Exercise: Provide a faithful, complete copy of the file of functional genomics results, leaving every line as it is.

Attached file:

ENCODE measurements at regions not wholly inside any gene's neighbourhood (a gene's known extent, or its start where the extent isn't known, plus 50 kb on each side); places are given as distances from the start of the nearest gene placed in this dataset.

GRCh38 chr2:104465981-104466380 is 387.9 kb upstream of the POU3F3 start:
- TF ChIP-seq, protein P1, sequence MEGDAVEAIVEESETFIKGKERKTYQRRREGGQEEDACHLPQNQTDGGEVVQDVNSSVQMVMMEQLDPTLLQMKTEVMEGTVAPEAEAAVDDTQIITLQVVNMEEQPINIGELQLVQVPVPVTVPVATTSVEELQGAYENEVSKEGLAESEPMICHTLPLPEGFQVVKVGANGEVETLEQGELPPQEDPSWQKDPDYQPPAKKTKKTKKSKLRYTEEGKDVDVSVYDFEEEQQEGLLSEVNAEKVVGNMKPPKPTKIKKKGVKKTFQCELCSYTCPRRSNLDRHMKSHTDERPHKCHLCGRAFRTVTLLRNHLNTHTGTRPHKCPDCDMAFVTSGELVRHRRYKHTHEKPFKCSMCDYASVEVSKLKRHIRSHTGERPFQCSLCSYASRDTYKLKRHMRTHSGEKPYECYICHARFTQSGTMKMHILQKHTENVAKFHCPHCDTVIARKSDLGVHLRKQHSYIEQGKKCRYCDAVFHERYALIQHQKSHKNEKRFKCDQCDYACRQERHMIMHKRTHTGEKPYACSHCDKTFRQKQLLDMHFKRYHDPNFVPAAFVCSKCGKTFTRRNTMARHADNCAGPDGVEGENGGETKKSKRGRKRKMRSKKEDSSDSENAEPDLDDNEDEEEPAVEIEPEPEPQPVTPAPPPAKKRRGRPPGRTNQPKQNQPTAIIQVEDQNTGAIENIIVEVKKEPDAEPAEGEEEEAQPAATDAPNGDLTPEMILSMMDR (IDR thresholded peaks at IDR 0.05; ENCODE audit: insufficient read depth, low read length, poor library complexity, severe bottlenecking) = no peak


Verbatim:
ENCODE measurements at regions not wholly inside any gene's neighbourhood (a gene's known extent, or its start where the extent isn't known, plus 50 kb on each side); places are given as distances from the start of the nearest gene placed in this dataset.

GRCh38 chr2:104465981-104466380 is 387.9 kb upstream of the POU3F3 start:
- TF ChIP-seq, protein P1, sequence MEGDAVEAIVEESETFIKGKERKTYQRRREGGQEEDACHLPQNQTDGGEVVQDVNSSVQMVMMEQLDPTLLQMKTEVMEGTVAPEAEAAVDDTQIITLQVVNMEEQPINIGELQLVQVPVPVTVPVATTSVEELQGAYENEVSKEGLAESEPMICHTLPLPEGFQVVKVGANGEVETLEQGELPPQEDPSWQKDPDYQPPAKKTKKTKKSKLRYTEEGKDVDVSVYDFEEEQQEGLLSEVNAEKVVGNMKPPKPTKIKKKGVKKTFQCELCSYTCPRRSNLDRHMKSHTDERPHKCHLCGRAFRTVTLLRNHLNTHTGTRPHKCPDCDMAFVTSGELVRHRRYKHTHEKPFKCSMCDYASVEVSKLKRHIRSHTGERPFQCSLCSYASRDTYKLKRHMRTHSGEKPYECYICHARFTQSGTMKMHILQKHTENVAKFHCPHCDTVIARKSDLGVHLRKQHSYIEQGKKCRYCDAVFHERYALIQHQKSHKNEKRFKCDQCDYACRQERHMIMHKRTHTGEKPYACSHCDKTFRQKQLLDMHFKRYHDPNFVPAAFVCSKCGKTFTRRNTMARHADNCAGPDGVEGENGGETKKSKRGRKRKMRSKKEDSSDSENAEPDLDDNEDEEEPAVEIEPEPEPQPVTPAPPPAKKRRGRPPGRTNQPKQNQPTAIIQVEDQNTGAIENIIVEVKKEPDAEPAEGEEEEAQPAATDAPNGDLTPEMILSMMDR (IDR thresholded peaks at IDR 0.05; ENCODE audit: insufficient read depth, low read length, poor library complexity, severe bottlenecking) = no peak